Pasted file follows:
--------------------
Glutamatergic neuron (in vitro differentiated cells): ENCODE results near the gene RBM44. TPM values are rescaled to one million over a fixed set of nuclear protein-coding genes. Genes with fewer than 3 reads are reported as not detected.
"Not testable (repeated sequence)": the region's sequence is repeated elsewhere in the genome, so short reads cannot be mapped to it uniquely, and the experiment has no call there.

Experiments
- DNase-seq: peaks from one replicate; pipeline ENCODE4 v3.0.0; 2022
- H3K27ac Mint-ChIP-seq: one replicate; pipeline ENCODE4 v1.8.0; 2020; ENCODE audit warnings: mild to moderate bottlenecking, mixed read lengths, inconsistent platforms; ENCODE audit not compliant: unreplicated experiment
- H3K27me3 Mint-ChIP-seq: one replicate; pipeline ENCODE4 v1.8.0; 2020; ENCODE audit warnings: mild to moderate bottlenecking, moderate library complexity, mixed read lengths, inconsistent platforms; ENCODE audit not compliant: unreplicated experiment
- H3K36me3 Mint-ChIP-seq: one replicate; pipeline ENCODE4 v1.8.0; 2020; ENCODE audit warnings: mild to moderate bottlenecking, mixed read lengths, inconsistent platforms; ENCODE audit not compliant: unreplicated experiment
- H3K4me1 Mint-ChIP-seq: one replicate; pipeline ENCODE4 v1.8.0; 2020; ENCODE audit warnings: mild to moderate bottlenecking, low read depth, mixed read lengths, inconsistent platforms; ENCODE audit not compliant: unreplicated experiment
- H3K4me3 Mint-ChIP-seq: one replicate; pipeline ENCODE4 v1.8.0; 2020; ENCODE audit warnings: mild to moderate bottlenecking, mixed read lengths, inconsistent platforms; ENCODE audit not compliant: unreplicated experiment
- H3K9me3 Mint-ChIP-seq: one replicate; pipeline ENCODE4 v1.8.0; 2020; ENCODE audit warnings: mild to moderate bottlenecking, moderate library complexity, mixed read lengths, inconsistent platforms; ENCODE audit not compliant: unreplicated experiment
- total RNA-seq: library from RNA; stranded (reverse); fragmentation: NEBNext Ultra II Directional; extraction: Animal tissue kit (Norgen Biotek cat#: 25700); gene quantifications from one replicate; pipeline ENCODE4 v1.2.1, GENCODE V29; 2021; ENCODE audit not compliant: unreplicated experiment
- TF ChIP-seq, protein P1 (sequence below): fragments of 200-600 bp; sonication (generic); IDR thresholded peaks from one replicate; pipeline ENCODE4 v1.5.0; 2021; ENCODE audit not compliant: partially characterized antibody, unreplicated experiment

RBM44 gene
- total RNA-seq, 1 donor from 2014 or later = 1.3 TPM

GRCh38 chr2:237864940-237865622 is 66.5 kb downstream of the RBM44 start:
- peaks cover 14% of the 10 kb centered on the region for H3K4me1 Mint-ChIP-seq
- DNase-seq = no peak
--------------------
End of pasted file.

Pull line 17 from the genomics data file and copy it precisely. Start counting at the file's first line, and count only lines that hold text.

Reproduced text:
- DNase-seq = no peak